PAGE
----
If it’s possible, ask your child’s daycare for a guideline for when naps are taken. Then gradually shift your child’s nap times by 10 minutes per day until your home naps match the daycare’s timings. 

If you can make this change before your little one attends daycare, you will be giving them the best opportunity to maintain their routine and stay well-rested.

HOWEVER, if your child is due to start daycare soon or you do not have wiggle room to adjust the current home nap schedule, then the best way to help your little one through the nap change is to adjust bedtime to fit the daytime napping.

You may find that the new stimulation at daycare will likely mean that your child will be more tired than normal resulting in them falling asleep in the car on the way home… 

If your little one has a nap in the car, ensure they have an age-appropriate wake window when they get home before bedtime. Learn more about the best wake window for your little one here.

Likewise, if your child does not nap on the way home then be prepared to bring bedtime forward.

Of course, having a recognizable bedtime routine is essential to keeping things on track at home, and ensuring you have a calming transition leading up to the bedtime routine once you get home is also key.

Keeping open communication with your daycare provider about any concerns you might be having can help you work together to create the best sleep schedule for your child’s needs too.

Baby asleep in crib with ZZZ drifting away from them

What To Expect From A Baby Napping At Daycare

When your infant starts daycare, nap times will differ from those at home. 

Daycare environments, while safe and nurturing, often have predefined schedules that align with the sleep needs of multiple children.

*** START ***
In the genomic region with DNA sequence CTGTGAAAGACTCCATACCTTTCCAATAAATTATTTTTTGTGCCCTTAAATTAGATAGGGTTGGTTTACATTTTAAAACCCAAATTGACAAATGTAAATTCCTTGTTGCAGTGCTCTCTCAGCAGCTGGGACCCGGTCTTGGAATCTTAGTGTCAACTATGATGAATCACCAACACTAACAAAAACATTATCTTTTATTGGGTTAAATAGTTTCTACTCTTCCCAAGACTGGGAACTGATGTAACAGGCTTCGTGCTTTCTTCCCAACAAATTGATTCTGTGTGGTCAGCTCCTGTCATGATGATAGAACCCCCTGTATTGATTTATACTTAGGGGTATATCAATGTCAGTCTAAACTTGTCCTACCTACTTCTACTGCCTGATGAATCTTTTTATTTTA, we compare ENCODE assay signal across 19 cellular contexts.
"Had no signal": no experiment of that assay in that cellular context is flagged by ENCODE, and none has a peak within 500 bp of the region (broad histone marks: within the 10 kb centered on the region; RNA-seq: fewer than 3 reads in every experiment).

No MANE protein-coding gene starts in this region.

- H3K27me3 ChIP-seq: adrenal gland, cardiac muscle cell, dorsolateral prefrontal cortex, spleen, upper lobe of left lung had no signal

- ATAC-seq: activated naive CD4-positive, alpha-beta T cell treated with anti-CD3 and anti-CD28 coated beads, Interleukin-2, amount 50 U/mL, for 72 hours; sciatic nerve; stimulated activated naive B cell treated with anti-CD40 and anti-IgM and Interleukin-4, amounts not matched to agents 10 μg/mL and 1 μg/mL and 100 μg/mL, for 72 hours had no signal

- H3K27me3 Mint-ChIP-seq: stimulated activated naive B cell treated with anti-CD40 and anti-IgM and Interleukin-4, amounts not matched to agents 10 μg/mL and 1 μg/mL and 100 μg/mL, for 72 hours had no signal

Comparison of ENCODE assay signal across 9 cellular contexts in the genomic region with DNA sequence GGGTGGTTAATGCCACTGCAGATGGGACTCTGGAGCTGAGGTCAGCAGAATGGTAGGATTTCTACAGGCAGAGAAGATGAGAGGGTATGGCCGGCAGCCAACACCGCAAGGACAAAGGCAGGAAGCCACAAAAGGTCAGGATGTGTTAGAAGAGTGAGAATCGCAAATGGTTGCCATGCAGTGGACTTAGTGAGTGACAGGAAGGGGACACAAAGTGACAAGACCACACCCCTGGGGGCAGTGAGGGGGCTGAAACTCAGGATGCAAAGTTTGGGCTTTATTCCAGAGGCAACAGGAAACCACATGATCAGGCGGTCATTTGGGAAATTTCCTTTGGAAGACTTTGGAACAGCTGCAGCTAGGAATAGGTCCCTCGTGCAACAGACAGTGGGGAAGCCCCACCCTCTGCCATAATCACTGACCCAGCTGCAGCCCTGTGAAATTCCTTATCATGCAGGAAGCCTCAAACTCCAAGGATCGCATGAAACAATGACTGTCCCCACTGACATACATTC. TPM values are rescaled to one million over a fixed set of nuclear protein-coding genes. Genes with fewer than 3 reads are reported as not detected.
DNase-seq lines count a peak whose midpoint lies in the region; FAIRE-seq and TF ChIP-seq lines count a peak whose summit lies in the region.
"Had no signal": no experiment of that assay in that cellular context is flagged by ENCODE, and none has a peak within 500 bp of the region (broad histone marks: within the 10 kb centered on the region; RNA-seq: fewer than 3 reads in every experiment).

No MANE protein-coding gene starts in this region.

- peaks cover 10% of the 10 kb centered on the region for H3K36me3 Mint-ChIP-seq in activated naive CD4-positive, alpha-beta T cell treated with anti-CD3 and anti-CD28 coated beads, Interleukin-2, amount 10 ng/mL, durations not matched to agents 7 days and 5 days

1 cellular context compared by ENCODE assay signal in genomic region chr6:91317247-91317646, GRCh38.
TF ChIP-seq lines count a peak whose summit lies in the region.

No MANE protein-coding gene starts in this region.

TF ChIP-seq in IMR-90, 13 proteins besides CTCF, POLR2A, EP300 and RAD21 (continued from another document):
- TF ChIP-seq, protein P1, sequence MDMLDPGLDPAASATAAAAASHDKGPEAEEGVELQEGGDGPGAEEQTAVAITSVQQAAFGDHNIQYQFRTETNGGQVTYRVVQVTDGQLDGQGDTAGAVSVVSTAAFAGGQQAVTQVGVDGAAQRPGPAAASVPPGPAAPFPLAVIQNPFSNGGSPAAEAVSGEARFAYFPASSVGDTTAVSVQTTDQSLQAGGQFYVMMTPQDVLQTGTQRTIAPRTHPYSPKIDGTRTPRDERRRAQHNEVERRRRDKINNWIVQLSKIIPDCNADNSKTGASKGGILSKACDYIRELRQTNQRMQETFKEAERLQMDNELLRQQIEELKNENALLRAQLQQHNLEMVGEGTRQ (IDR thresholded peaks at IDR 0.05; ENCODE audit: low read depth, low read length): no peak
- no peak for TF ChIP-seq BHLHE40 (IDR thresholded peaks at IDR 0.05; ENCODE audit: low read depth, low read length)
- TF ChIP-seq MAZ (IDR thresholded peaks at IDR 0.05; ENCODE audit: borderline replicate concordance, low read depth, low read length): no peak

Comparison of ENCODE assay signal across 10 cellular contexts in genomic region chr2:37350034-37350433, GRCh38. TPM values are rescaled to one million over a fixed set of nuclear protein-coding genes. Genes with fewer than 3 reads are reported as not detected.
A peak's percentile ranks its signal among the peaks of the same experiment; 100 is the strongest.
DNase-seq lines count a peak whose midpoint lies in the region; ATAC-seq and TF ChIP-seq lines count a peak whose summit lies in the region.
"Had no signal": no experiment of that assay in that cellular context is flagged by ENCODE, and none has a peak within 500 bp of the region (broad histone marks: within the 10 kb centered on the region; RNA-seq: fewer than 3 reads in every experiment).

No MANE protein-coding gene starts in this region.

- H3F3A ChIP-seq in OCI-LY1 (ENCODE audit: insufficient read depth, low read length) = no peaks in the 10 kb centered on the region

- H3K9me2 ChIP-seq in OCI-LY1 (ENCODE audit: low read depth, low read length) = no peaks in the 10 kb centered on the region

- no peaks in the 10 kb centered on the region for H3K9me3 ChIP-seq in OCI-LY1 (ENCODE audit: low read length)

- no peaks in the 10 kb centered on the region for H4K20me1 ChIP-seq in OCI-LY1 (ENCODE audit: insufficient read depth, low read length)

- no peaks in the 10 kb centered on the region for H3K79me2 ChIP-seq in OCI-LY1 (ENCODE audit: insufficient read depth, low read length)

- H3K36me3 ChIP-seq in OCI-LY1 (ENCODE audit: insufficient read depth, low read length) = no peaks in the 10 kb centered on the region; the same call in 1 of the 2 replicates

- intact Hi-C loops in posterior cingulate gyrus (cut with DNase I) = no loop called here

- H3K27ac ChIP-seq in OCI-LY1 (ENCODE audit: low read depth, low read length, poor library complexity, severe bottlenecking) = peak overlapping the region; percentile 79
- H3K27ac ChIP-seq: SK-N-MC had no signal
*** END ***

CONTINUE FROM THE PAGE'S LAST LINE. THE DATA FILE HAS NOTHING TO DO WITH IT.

This means that your baby will need to adapt to a new routine, which includes sleep.

At daycare, cribs and cots are commonly used for napping with your baby being assigned a specific crib or cot for consistency and to make them feel more secure and comfortable.

Remember, nap times vary among babies, depending on their age and individual sleep skills. Some infants may take multiple short naps, while others might nap longer. In the daycare setting… these schedules cannot all be adapted individually. 

But this does have its benefits.

In daycare, your baby will learn to sleep in an environment with other infants. This helps them to enhance their sleep skills, such as self-soothing

As a rule, babies initially have shorter naps (20-30 minutes) at daycare than at home due to the fact they are adapting to a noisier and more stimulating environment.

If you find your baby is very tired after daycare, you can bring bedtime forward or allow for a cat nap on the way home to help your baby find the right balance for their sleep needs.

Keep in mind that individual attention from caregivers can also support your baby’s sleep habits.